Critical Update: How NASA Might One Day Send Humans Into Outer Space


NASA futurist Michael LaPointe joins the podcast to talk about what it will take—in technology, time and treasure—to get a human out of our solar system.

Using technology, humans are now able to see and probe beyond the reach of our home star, but how long before we’re able to travel and explore there firsthand?

According to Michael LaPointe, acting program executive for NASA Innovative Advanced Concepts, or NIAC, the space agency’s window into the future, we’re many decades away from that benchmark. At this time, even if some significant technological advancements were to come to fruition, it would take a crewed mission several decades just to travel beyond the Sun’s reach—and that would be after all the planning, building and training it would take to prepare for such a mission.

With that in mind, LaPointe said speed is currently the biggest impediment.

“The main thing we need to do is go really, really fast,” he said. “That solves a lot of problems if we can do that.”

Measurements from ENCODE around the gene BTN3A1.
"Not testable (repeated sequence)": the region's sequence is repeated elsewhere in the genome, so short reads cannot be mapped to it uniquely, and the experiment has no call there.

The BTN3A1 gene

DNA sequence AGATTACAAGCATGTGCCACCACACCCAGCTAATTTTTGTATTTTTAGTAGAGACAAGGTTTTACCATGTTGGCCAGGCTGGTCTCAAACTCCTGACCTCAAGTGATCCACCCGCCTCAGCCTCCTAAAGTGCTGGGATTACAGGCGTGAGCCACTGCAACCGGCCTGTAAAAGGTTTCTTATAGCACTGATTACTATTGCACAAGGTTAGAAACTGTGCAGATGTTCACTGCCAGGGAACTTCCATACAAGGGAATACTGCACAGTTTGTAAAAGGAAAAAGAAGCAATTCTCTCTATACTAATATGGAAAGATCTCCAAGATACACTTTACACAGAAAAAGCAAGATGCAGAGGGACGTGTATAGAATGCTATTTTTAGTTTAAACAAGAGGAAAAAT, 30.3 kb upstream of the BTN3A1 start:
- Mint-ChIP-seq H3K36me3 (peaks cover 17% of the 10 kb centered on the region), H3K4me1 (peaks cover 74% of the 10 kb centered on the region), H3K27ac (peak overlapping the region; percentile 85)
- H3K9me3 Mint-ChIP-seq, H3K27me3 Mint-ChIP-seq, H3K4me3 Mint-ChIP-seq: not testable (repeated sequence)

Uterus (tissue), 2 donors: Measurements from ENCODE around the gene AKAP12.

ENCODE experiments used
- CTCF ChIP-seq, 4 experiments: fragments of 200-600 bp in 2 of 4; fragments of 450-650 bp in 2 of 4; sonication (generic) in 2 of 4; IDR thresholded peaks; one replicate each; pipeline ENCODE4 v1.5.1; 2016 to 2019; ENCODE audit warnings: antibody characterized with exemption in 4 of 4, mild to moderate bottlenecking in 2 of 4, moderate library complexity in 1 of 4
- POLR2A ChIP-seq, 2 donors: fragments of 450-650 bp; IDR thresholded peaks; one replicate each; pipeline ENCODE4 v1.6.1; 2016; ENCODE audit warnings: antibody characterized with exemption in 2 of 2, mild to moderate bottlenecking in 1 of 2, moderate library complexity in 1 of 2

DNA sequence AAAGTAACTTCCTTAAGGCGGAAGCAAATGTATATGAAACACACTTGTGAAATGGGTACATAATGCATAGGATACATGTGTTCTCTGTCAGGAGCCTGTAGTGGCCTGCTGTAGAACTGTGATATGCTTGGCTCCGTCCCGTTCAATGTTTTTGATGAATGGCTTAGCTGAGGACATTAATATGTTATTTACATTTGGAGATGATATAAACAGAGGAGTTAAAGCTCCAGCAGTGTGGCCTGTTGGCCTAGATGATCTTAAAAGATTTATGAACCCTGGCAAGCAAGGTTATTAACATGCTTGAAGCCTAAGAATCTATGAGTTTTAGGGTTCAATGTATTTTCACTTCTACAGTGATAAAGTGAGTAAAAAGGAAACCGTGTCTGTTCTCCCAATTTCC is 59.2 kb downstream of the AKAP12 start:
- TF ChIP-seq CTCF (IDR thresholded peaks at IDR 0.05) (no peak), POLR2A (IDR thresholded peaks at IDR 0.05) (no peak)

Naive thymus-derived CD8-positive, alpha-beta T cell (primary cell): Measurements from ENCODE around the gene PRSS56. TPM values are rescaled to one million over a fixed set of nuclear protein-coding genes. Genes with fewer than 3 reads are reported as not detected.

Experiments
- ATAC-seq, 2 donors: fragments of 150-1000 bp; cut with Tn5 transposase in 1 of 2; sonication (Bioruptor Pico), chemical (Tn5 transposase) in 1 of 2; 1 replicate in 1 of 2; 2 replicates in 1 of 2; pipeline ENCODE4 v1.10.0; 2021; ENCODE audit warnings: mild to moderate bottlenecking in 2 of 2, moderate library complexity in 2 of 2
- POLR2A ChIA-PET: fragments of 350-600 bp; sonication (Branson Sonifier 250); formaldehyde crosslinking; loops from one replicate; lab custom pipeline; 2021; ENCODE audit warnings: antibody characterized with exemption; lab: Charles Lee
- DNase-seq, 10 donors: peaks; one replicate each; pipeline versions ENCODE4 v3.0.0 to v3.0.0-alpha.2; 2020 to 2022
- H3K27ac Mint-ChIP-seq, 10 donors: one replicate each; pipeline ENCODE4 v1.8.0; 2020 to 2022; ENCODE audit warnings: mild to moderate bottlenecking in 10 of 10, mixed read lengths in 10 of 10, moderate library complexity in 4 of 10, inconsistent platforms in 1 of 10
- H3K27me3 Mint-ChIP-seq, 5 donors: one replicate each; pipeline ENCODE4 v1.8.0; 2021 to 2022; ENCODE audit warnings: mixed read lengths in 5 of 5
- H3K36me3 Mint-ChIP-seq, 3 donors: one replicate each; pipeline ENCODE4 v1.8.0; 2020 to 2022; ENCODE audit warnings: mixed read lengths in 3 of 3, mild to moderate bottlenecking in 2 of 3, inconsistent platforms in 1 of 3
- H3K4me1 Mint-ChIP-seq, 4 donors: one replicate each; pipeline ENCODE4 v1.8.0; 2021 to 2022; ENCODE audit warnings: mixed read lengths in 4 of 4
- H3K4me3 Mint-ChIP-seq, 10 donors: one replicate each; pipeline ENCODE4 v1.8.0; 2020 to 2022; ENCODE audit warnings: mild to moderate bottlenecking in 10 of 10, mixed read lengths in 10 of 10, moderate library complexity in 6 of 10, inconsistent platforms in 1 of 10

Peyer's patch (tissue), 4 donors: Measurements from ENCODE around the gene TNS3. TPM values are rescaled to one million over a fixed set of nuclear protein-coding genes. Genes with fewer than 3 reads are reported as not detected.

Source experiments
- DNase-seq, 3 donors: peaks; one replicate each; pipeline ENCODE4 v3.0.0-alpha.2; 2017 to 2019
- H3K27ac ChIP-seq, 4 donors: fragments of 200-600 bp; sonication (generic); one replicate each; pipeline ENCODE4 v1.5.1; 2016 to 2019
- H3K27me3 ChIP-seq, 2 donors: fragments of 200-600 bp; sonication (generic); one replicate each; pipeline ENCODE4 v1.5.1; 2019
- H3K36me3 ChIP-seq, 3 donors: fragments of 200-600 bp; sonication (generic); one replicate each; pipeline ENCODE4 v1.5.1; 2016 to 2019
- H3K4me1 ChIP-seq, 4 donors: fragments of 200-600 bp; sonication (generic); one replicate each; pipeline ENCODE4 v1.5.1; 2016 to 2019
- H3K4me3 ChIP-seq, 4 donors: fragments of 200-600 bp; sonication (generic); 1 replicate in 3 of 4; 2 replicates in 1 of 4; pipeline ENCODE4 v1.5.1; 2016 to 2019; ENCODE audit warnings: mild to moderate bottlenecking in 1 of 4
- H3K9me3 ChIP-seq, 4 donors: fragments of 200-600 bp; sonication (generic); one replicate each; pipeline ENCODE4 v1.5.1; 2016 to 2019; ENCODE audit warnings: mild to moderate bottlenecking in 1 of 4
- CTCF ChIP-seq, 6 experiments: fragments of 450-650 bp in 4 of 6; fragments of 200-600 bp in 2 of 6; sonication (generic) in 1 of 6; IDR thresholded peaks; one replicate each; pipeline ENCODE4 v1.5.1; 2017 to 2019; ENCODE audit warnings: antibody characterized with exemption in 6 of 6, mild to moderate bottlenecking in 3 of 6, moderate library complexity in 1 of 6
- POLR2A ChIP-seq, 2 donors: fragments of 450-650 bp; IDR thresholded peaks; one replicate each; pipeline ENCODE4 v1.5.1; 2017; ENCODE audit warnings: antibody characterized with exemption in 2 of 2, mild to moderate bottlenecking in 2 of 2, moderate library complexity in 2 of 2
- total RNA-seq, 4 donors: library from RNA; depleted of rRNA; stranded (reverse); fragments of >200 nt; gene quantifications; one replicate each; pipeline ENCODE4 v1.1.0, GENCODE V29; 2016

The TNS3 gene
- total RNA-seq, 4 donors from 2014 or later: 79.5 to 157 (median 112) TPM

Such a mission would also require closed life support systems—including food, water and breathable air; having protection from harmful radiation; and “a purpose,” LaPointe said. “You don’t want to just send folks out. You want them to go out there for a reason.”

LaPointe joined the podcast to talk about what it will take to get a human past Pluto and beyond and how NIAC is funding the research that might someday get us there—ideas that are just this side of science fiction.

For a project to hit the sweet spot for NIAC, it should be “something we know is attainable, it’s just hard,” he said. “It needs to be ‘NIAC hard.’”

LaPointe also noted the upcoming NIAC Symposium in Tucson, Arizona, to be held September 20-22. The event is free to anyone interested in attending and will be livestreamed on NASA’s website.